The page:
Tuesday, February 8, 2011

Question of the Week: Feb. 7, 2011

How can it be February already?! My first month of teaching has flown by, and I've been pretty pleased with my students' efforts and the progress they've been making. Last week was kind of a downer though. I think it's typical to see the initial enthusiasm wane a bit after the first month, but it's still not fun when you see bad practice habits (or lack thereof) start creeping back in.

One of the most frustrating aspects of being a teacher (at least for me) is the fact that I have so little control over so much of my students' lives. Now I'm not saying that I want to step in and micromanage, I'm merely observing that when I teach a lesson what I am working with is the product of a week I have had no control over and have no clue about. Perhaps the kid has had a really bad week and is struggling with self-esteem issues at school. Maybe he's had a big project due and that's been sapping all his time and energy. It may be that family problems or conflict has kept him from being as focused and dedicated as he may normally be. If it's a younger child, many times their level of preparation for a lesson depends largely on how much time the parent has had to spend with them in practice over the past week. In short, there are a whole host of factors that go into play that I never even get a glimpse of, and have absolutely no control over. And yet, I am expected to teach the lesson regardless. If they're prepared, great. If they're not prepared, I get creative. If they don't want to be there, we make the best of it.

While this adds a level of mystery and unpredictability to my weekly schedule that can be exciting, it also wreaks havoc on all my attempts at lesson planning. Half the time I find my plans completely tossed out the window as I encounter the reality of just what a student is prepared to perform.

So this leads to my question of the week for all teachers who find themselves frustrated in their best laid lesson plans:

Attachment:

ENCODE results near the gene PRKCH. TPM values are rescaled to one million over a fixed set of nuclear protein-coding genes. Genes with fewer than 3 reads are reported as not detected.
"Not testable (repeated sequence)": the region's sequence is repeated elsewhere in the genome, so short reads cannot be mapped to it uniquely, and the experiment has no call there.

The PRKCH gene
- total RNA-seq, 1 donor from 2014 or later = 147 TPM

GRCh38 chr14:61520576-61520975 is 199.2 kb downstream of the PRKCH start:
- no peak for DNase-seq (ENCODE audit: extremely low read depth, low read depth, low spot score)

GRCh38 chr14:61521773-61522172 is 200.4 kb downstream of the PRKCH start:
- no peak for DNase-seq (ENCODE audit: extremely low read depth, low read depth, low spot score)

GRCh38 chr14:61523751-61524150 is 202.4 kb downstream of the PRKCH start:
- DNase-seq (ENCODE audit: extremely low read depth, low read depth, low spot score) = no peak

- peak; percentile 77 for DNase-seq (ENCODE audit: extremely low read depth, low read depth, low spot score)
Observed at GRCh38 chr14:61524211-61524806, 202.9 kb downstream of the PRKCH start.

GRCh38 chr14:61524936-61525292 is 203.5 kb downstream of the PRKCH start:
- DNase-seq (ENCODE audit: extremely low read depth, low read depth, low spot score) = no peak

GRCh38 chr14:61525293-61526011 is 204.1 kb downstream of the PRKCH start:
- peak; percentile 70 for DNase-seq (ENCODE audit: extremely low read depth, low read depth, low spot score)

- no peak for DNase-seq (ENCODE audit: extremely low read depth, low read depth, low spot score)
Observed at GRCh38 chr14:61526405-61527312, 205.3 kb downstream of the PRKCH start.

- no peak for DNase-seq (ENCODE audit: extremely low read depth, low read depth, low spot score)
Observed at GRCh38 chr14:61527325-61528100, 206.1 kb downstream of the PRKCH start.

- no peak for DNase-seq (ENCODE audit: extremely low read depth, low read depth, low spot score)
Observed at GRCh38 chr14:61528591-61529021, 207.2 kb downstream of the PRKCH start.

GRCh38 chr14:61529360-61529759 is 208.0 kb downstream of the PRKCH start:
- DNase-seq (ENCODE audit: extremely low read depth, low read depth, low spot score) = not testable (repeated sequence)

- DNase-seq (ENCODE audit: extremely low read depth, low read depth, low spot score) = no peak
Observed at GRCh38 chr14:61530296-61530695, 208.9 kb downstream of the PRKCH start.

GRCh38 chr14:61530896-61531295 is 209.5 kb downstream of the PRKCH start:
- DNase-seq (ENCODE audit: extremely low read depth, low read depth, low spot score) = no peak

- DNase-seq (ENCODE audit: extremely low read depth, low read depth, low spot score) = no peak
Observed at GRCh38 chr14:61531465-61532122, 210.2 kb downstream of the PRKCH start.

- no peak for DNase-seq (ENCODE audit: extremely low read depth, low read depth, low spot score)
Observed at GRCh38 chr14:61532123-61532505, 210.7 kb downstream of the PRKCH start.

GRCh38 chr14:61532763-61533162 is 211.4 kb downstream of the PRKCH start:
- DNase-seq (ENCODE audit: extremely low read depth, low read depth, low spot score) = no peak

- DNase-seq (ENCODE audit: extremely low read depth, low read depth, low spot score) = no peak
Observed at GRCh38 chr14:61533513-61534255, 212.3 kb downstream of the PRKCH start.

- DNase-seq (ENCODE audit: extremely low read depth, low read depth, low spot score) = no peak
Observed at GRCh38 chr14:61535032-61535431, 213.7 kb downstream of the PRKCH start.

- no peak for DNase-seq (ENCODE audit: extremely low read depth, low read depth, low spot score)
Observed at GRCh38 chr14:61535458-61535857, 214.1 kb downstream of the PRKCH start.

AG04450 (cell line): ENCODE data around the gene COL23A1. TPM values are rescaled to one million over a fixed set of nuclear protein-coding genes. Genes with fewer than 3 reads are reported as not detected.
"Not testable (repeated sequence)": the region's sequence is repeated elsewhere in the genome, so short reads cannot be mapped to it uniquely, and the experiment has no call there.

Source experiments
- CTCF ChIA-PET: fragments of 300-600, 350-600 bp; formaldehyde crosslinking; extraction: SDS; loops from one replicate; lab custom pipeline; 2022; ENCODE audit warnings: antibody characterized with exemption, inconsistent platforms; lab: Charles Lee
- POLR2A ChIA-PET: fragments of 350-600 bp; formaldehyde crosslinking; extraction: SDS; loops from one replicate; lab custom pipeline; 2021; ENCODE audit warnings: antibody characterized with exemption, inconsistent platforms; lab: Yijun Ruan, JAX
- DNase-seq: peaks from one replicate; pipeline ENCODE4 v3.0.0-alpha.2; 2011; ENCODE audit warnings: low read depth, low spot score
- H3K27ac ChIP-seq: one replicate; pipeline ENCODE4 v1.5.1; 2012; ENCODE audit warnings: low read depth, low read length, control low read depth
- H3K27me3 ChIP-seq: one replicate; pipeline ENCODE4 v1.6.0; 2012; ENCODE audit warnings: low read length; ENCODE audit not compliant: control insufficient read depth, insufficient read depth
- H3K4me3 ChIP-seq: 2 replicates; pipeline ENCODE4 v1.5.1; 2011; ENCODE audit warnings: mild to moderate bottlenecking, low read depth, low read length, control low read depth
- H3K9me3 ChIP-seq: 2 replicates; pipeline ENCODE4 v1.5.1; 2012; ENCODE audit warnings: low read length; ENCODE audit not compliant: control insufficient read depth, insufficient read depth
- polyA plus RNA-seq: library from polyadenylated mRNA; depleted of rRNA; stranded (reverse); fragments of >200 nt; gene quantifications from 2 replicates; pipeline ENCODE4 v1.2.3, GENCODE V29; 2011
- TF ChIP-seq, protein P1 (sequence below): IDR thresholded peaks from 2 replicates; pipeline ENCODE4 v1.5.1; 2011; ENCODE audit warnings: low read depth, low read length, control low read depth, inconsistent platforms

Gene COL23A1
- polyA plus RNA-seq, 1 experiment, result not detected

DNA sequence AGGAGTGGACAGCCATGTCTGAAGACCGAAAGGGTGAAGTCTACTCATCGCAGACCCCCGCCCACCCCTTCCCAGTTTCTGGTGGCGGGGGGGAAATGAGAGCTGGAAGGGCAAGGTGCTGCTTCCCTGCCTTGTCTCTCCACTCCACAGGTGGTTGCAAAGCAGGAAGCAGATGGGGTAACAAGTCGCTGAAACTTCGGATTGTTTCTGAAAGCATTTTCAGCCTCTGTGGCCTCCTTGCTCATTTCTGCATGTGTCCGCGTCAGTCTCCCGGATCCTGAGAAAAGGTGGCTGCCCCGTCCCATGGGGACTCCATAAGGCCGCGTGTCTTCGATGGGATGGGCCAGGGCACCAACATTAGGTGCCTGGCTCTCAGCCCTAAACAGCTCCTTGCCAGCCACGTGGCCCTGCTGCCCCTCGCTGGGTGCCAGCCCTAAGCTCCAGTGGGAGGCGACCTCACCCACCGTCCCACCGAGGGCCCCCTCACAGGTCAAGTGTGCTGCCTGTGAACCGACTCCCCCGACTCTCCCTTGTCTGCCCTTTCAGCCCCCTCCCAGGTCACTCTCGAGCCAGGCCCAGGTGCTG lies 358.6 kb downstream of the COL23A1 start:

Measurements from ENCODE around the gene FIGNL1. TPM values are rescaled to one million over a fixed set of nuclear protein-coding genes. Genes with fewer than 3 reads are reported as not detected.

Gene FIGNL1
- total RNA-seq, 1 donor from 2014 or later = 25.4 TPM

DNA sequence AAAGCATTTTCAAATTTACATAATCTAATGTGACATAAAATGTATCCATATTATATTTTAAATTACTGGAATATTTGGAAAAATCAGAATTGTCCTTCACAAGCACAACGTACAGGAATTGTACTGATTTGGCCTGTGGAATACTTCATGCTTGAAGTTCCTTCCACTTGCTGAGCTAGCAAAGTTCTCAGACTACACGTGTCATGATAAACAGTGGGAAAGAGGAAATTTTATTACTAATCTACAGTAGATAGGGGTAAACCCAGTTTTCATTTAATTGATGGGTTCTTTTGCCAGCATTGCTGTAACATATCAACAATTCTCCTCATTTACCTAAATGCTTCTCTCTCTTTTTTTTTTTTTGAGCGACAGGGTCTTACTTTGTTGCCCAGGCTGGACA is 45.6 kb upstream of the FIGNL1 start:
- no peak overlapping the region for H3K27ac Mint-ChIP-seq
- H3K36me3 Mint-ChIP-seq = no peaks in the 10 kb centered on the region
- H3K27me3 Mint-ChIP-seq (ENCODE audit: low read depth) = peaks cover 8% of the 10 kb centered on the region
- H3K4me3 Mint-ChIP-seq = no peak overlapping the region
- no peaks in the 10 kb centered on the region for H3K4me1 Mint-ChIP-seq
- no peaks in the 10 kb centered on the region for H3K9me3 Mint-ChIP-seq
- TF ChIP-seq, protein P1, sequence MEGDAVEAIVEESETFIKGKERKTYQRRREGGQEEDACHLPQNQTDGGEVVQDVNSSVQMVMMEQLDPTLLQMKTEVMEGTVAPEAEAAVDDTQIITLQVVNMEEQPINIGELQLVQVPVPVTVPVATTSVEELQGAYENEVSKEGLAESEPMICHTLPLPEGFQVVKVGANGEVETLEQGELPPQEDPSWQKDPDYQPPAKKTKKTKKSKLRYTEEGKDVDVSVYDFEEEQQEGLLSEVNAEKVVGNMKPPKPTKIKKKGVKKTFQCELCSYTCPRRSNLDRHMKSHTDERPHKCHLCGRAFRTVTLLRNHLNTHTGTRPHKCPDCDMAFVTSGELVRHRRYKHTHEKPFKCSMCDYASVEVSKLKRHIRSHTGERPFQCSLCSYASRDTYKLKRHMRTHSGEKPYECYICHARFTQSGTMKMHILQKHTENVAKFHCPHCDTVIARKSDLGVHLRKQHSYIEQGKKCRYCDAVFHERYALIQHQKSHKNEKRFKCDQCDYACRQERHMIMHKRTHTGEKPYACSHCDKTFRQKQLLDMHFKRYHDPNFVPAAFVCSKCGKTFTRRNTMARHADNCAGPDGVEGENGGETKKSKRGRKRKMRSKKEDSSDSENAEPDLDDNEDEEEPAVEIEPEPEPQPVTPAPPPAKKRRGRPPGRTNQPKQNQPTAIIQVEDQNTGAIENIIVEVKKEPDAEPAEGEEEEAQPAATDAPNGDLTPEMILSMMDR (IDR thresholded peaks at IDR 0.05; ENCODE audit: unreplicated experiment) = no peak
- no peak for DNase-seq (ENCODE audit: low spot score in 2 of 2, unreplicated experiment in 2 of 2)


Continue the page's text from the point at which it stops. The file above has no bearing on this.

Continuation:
What do you do when a student shows up grossly under-prepared and you suddenly have to alter your lesson plans? How do you deal with the issue, and how have you learned to become more flexible as a teacher?
I'd love your tips as I work to make myself a more flexible teacher as well!


  1. I've definitely felt the frustration of having underprepared students dash my well thought out lesson plans :( Sometimes when they come underprepared I use the time to practice sightreading duets that are a bit easier than their current playing abilities. Depending on their pieces, I review appropriate practice strategies and have them practice just one hand while I play the other hand giving them some great "Hands-separate" practice. I also like to add in a bit of the theory, improv, composition or eartraining that there never seems to be quite enough time for at "prepared" lessons each week.

  2. Heidi those are all great ideas :) Thanks so much for sharing your thoughts. I try to think of these situations as 'opportunities' since, as you mentioned, there's never enough time in prepared lessons to fit in eartraining and other activities.

    One activity I try to avoid is games. While I've been tempted to pull one out from time to time when a student shows up unprepared, I feel like that's almost rewarding students for their lack of effort.